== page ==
I'm talking potty training these days, not because my kids are being potty trained--they are being potty-aim trained--but because many of the young moms in our church are starting the process with their children. I recall the potty-training days with no amount of fondness, and, as I told one mom the other day, some of my worst moments as a mom came from the frustration and gnashing of teeth that potty-training elicited. Sanctification, as it so happens, comes even through potty-training.
As we discussed the ins and outs or should I say the #1s and #2s of it all, one mom expressed that she literally had no more tricks in her bag to help her child fully get it. We talked about how we both try to manage our children and how we get frustrated when they don't do what we want them to do and how putting our identities as moms ahead of our identity as daughters of God can really make for some heart dysfunction. She said something that I thought was very wise and that made me think. She said, "I know I could go to the internet and search for tricks and tips and for reasons why my child's not getting it. But I haven't because I know it would just make me try to crazy-manage things more, and I know I have to trust God to help me know what to do."
I was reminded of this young mom's wisdom in Bible study today as we discussed little Judah thinking herself wise by making a political pact with big, powerful, bully Assyria. King Ahaz must have thought of himself as such a good leader to have brokered such protection from his enemies. But as long as God's people had been a nation, He'd warned them about trusting in a man or in nations. Men and nations can lead one astray; they are poor gods.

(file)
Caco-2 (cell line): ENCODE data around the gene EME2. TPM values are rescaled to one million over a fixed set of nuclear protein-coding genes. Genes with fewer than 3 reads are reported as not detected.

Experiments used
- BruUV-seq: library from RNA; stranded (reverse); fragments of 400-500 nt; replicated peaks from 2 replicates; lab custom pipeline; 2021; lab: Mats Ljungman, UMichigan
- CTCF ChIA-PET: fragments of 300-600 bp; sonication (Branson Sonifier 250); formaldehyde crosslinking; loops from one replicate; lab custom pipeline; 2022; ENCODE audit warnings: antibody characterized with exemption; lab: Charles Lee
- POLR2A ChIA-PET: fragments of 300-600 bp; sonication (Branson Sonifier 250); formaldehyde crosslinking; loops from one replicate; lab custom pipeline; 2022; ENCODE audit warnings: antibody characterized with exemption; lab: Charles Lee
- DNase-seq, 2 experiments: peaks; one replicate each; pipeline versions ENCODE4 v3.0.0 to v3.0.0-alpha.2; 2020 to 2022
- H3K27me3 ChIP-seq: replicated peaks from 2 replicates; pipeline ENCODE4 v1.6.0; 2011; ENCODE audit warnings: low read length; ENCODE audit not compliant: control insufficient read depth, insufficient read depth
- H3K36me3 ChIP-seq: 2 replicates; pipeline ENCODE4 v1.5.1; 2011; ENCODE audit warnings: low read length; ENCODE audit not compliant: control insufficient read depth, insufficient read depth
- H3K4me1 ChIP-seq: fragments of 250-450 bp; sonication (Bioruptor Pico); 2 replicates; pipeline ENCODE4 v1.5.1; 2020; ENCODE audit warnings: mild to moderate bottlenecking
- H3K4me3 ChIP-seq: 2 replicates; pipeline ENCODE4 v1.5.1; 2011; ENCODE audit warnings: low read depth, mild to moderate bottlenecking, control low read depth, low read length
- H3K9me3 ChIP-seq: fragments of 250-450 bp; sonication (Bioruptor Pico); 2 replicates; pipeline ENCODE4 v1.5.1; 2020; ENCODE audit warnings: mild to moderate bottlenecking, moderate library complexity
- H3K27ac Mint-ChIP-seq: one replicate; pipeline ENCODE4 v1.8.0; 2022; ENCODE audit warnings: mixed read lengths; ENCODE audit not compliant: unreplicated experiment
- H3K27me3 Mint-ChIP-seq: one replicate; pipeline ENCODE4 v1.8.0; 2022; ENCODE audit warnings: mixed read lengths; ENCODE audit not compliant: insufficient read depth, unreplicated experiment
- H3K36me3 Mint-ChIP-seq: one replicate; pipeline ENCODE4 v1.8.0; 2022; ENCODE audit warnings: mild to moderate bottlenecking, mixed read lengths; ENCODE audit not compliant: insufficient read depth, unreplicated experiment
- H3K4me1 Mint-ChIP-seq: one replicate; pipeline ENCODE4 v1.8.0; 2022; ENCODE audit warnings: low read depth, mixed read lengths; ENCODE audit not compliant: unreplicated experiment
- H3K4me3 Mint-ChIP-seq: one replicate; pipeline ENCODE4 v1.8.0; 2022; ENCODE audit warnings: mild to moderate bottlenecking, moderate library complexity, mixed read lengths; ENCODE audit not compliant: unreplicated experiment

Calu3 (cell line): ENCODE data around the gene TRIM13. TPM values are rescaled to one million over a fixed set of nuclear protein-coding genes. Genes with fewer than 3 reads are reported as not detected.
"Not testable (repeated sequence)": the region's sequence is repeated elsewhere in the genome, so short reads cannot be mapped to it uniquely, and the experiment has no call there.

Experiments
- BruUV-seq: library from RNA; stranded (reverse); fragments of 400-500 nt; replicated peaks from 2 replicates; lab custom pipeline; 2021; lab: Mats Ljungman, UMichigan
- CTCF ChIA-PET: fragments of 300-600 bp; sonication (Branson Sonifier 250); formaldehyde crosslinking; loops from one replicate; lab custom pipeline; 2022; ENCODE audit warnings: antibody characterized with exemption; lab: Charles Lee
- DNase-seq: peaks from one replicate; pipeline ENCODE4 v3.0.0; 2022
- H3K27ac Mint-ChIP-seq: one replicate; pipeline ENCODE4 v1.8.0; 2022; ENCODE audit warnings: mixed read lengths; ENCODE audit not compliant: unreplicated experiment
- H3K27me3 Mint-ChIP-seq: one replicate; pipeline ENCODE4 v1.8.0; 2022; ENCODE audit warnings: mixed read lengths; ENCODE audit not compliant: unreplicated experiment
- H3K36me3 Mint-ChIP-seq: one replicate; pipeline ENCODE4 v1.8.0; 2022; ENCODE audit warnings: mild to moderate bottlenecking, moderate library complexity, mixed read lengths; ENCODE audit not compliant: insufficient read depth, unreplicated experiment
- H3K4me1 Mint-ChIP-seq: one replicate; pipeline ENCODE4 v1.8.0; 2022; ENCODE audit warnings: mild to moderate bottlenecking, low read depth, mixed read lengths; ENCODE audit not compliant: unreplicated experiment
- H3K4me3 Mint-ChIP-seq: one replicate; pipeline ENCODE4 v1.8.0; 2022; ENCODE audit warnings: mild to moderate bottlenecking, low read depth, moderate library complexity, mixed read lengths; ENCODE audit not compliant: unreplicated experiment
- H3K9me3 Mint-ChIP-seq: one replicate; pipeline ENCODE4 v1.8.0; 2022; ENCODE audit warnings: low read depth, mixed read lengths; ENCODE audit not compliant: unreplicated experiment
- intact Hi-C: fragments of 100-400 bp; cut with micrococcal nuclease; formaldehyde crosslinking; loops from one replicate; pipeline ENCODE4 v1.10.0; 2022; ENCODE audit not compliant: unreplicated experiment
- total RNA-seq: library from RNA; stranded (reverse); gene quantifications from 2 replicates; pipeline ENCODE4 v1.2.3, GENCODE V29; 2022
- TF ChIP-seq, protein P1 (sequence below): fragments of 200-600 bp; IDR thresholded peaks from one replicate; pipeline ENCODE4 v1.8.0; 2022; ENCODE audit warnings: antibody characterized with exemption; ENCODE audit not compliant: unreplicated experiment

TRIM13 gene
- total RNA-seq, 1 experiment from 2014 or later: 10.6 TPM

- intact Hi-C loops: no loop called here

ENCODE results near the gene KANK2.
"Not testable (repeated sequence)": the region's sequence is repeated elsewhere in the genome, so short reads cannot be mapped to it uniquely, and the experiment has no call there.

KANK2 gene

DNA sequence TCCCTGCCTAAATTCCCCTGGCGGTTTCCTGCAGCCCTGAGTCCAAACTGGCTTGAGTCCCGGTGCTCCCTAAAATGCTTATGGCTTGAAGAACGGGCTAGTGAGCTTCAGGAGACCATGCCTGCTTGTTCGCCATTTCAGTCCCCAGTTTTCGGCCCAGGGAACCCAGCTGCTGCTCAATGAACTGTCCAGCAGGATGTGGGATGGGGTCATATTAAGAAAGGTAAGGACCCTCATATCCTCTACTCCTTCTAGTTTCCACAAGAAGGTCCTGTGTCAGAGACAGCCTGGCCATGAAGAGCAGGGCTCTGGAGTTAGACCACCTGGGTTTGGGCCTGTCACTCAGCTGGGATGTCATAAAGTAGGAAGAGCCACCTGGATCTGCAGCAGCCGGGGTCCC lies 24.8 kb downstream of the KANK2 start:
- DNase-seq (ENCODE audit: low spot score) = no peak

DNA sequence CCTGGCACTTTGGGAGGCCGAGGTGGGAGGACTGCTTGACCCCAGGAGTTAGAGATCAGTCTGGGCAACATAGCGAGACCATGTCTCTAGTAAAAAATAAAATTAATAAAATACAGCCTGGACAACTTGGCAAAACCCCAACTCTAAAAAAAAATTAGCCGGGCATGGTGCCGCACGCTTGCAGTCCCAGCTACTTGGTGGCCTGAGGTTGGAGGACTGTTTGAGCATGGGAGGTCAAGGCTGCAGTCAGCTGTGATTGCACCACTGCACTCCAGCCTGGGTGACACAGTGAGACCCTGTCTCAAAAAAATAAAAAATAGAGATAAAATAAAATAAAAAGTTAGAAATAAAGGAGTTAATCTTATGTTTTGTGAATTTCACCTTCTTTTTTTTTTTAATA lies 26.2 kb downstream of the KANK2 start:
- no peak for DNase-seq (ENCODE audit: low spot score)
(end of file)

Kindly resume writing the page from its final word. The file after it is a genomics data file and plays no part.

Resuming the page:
So many times I am little Judah, cowering from fear and feeling vulnerable to attack. I don't know what to do, because I can't diagnose my own situation. So where do I turn? Sometimes I turn to my Assyria to feel safe and secure: the internet for the answers, my friends for an alliance, my husband for protection, a blog for direction. It's quick, and I feel so much less vulnerable because I am managing it, I'm controlling it.
But God says, "Turn to Me. Trust in Me, not in what other quick fixes people put their trust in." Trusting Him takes great courage, because it often requires coming face-to-face with our helplessness and it also very much requires giving God space and time to answer us.
So where will we turn? Who will we place our confidence in? Whose mind do we pick? We may seek wise counsel, but, in the end, there is only One we can trust:
Some trust in chariots, and some in horses; But we will remember the name of the LORD our God.
No king is saved by the multitude of an army; A mighty man is not delivered by great strength. A horse is a vain hope for safety; Neither shall it deliver any by its great strength. Our soul waits for the LORD; He is our help and our shield. For our heart shall rejoice in Him, because we have trusted in His holy name.
Psalm 33:16-17, 20-21